The mining boom in Western Australia, loosely defined as the period between 2005 and 2012, was the nation’s largest since the Victorian Gold Rush. With countries all over the world reeling from the Global Financial Crisis in 2008, WA was infiltrated by handsomely paid local and Fly-In, Fly-Out workers alike, with the likes of truck drivers taking home up to $150,000.
It was inevitable, given the limited nature of mined resources, that eventually the boom would come to an end and in the last five years, much has been made about how the Western Australian economy will cope as the number of FIFO workers wanes. So, it would come as a surprise to many that earlier this year, Monash University’s Mining & Resources Advisory Council announced that “there isn’t a solid pipeline of graduate mining engineers, which is leading to a serious skills shortage”.
How can this be? Well, while the slowing of the mining boom coincided with a sudden drop in the number of enrolments in mining qualifications around the country, the rate at which they have fallen now means that the country is on the cusp of a shortage of qualified mining engineers. It’s not limited to miners either; related professions, like metallurgists, geologists and surveyors, are experiencing a decline as well.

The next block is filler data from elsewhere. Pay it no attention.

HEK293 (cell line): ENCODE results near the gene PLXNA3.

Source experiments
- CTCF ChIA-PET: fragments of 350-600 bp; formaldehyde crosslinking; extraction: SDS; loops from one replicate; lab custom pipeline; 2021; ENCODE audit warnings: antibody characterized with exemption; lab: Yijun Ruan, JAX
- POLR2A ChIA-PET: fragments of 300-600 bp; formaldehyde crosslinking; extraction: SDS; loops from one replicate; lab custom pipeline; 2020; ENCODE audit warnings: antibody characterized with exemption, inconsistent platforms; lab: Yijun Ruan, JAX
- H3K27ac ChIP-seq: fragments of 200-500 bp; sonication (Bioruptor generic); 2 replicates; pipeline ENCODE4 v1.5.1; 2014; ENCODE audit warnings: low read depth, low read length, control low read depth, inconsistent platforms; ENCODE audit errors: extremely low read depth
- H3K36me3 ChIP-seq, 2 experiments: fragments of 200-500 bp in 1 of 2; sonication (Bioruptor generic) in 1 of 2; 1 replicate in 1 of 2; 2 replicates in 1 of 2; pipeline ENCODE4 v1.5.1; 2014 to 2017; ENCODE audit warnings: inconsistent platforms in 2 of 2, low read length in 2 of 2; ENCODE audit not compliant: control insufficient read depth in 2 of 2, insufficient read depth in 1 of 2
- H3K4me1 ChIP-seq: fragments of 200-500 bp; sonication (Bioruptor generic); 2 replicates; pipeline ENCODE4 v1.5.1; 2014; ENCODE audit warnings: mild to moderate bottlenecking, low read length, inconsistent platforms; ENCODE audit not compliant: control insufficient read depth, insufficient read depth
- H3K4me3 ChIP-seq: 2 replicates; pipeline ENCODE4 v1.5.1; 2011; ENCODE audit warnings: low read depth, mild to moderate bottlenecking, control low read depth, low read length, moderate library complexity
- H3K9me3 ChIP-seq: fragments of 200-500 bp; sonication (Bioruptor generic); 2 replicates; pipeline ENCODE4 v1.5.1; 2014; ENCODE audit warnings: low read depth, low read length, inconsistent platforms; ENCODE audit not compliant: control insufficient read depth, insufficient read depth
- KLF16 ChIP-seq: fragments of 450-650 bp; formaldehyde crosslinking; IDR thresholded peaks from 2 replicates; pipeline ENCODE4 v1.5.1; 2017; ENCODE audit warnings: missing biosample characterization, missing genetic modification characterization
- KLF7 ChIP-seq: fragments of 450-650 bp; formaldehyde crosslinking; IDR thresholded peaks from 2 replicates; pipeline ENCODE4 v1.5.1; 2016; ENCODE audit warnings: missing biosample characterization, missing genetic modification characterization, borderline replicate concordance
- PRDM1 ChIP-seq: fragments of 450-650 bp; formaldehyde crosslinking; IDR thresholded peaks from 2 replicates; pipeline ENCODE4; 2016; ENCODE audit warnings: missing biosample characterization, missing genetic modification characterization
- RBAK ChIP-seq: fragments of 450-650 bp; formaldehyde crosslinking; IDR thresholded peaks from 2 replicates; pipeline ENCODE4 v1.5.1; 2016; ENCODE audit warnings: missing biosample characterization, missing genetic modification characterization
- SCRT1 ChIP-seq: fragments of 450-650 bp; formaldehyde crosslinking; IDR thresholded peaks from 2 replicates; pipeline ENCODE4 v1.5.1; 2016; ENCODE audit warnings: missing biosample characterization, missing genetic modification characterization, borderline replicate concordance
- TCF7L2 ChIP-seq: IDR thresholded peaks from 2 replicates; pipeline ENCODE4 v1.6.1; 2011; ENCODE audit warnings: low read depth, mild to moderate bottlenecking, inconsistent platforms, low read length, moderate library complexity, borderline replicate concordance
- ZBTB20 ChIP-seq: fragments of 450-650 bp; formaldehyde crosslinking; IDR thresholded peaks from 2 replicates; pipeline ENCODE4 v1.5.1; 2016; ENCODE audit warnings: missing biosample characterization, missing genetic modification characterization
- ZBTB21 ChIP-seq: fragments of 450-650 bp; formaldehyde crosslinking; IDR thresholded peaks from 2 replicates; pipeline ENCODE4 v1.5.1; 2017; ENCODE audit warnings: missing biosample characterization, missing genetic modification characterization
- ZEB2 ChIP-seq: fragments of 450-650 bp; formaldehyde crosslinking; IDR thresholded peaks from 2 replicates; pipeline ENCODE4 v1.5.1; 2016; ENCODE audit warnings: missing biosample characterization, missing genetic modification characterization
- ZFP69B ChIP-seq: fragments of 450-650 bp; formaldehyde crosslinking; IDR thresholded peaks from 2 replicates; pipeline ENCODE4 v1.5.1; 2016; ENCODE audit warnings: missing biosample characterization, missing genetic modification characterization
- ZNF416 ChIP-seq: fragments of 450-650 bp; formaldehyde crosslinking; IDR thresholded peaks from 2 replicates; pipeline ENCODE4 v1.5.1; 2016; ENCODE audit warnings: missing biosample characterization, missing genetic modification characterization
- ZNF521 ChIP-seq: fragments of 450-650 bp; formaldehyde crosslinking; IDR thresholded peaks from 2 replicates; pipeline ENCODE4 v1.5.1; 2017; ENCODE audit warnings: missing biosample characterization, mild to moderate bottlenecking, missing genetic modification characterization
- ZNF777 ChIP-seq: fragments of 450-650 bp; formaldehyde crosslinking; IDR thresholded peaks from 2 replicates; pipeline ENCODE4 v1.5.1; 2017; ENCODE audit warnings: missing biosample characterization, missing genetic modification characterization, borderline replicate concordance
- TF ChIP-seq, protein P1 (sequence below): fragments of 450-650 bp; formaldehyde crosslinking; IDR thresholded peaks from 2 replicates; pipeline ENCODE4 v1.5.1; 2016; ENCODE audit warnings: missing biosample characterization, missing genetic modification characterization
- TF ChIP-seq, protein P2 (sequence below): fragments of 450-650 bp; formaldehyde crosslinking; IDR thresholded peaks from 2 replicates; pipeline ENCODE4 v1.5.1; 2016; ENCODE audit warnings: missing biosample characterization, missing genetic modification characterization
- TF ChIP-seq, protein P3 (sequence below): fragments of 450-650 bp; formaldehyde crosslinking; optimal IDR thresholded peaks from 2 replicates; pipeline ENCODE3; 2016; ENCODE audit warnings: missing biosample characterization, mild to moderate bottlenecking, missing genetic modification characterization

The Minerals Council of Australia anticipates that the 300 graduates per year who were entering the industry at the height of the boom, will drop drastically to just 50 by 2022. While automation is reducing the number of roles available on the front line (think your truck driver who was raking it in over the last decade), new mining projects require engineers, and plenty of them.
In short, it’s a great time to be studying engineering. According to The Good Universities Guide, 74.3 per cent of engineering grads are employed full time within four months of finishing their studies, at a median salary of $62,500. For postgraduates, that number rises sharply to $100,000, a figure regularly earned straight out of university by mining engineers.
The mining boom might be over but don’t put a line through the sector just yet – there are plenty of opportunities if you know where to look.